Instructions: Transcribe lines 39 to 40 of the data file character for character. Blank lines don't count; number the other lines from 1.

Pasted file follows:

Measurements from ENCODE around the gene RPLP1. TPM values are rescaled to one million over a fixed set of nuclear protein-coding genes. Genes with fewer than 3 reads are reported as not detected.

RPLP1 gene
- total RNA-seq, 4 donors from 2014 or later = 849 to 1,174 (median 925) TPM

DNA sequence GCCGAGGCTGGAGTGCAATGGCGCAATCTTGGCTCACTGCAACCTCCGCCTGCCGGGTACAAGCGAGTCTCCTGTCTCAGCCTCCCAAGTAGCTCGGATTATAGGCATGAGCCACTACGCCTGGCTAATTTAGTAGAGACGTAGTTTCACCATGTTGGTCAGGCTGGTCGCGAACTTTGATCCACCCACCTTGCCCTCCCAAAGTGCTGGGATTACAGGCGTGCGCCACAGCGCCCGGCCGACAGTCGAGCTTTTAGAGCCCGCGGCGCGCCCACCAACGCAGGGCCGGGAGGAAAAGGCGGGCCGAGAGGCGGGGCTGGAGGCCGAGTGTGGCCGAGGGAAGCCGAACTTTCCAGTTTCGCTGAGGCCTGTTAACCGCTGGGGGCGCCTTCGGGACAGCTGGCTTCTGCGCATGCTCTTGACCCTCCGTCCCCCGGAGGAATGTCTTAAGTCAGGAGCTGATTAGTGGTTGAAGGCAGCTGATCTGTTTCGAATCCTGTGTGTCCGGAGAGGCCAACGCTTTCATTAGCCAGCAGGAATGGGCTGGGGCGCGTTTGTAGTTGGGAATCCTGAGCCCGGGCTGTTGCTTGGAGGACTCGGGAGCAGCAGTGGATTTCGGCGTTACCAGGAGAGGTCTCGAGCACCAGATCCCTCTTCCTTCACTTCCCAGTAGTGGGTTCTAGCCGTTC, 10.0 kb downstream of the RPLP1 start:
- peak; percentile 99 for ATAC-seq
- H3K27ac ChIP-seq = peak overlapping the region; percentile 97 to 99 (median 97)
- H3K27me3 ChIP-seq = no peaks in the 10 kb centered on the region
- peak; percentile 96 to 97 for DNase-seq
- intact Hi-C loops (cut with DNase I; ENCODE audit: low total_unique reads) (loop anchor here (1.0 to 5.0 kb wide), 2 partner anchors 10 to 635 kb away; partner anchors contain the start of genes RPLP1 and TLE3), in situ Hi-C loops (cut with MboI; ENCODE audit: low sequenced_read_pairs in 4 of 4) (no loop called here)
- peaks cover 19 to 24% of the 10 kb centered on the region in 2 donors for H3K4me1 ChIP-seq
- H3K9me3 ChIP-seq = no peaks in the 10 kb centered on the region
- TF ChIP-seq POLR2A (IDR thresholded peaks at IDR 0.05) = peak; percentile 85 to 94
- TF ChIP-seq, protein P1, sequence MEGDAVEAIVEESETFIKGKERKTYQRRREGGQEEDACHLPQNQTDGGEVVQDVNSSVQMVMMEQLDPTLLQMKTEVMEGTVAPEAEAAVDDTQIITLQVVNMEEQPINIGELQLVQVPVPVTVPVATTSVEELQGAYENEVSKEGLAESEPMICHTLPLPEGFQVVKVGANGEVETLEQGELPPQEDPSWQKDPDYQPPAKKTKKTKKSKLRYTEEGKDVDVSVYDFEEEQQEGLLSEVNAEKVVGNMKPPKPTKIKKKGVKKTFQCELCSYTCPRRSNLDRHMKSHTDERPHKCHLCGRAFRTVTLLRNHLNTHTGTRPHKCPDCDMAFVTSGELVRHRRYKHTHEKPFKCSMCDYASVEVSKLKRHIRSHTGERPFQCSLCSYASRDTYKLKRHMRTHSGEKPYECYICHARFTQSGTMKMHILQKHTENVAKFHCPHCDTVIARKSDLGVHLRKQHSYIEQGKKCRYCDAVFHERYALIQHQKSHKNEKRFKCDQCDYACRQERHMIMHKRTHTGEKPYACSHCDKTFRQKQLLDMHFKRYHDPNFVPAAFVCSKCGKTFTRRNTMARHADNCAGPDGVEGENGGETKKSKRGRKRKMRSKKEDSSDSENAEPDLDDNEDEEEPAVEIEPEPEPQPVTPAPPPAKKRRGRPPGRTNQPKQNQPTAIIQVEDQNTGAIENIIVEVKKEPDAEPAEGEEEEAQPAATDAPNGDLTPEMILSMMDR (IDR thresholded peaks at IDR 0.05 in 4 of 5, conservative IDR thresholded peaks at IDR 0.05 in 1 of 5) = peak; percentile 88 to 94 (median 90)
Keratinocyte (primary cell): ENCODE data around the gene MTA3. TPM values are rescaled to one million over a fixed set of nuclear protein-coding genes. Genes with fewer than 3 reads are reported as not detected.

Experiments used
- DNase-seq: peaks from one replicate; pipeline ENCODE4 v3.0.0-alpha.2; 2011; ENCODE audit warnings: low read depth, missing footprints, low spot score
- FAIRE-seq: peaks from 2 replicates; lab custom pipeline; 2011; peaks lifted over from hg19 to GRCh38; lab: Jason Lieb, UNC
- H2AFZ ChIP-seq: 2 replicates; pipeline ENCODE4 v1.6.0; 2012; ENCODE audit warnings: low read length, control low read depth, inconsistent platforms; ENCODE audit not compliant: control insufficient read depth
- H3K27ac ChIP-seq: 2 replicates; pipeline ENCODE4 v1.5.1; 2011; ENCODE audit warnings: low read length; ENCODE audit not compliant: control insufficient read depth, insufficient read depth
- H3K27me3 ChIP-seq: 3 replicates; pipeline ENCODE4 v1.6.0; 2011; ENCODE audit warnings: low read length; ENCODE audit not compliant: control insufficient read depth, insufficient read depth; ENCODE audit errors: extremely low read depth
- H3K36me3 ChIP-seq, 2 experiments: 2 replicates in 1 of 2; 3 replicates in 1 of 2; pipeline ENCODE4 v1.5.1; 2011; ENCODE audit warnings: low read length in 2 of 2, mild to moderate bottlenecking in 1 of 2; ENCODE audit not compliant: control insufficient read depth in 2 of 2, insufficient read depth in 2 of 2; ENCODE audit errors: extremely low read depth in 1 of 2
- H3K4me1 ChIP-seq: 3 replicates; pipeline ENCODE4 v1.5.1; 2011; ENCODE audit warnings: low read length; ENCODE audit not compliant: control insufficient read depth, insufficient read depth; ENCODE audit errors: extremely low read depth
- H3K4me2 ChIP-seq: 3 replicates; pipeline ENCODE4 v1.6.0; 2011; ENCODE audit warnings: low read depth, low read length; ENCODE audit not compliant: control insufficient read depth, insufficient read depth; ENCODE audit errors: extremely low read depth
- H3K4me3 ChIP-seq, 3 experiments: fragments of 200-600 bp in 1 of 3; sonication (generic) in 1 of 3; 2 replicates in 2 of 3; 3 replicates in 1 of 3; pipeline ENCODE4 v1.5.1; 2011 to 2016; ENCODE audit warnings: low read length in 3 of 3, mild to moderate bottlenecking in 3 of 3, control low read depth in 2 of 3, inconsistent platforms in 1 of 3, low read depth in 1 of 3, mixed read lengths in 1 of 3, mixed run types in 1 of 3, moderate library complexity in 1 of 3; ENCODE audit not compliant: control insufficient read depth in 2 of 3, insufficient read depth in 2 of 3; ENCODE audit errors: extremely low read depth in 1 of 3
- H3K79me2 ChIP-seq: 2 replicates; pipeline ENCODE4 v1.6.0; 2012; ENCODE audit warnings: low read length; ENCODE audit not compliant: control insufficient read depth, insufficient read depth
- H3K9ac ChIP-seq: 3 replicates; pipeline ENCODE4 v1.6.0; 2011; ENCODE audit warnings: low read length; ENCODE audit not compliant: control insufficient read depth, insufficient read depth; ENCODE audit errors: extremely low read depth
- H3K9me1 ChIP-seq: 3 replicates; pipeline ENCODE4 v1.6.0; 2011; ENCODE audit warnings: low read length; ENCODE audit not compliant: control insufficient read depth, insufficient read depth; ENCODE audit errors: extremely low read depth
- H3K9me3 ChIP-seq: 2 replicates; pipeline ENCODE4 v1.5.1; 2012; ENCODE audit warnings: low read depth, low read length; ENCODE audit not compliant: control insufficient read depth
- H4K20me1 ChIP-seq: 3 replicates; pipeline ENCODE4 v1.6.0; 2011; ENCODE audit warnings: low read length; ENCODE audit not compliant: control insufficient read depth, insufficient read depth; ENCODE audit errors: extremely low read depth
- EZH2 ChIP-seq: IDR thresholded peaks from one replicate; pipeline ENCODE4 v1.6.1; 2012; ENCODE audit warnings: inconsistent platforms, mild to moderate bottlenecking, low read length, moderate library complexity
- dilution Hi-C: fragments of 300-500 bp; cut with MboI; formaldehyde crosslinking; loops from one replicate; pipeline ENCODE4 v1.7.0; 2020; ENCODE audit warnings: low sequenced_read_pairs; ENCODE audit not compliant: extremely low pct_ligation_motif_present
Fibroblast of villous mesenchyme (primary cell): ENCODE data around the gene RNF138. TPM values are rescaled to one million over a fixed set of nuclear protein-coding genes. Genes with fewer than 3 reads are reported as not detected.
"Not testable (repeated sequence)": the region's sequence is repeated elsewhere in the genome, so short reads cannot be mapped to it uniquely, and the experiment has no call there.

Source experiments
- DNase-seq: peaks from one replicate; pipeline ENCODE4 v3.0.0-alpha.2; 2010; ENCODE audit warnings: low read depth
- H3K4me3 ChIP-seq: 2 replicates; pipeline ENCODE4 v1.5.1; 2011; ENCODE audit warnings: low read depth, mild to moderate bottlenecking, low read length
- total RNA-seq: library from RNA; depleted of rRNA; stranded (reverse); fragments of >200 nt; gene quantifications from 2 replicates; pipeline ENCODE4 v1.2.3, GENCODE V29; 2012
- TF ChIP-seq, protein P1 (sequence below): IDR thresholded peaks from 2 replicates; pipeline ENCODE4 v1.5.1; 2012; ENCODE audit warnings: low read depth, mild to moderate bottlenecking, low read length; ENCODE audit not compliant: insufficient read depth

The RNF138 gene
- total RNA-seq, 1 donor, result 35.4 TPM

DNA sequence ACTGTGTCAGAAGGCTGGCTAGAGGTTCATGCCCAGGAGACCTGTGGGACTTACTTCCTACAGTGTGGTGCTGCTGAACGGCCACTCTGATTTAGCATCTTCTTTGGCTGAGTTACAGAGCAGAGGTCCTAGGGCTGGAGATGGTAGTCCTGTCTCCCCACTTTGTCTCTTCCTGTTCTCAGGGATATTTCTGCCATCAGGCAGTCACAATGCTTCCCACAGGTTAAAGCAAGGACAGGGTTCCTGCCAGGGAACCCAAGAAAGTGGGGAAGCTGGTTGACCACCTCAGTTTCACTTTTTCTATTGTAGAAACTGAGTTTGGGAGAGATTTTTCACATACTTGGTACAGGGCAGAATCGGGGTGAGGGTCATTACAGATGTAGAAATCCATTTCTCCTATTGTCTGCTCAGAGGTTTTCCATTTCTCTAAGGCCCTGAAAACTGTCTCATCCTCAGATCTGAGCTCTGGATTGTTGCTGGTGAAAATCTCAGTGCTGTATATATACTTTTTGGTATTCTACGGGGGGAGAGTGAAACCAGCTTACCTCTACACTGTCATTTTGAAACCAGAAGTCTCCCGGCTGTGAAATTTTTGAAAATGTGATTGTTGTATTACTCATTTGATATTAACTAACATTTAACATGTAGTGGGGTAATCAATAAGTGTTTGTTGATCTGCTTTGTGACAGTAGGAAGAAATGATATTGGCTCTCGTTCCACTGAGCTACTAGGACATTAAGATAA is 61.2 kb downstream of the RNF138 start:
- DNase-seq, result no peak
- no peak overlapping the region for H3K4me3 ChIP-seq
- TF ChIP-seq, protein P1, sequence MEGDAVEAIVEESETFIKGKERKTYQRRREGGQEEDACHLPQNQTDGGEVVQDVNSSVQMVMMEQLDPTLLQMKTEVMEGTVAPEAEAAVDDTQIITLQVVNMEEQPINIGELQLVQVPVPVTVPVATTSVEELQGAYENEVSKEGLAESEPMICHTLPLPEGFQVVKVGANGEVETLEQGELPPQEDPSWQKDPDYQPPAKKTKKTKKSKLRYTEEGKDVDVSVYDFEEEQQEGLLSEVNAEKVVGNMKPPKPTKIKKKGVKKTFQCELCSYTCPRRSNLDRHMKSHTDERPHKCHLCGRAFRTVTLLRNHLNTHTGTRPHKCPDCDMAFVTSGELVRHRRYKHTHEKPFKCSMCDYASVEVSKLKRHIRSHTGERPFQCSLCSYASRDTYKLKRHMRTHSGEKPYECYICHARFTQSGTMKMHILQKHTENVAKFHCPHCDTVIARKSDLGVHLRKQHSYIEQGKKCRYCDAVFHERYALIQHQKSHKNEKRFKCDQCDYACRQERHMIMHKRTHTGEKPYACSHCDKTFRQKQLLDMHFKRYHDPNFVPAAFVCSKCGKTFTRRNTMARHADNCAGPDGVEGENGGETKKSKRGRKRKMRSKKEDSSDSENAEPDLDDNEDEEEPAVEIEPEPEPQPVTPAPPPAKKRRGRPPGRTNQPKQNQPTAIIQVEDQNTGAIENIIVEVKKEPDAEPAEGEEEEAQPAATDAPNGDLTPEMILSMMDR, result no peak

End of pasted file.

The RNF138 gene
- total RNA-seq, 1 donor, result 35.4 TPM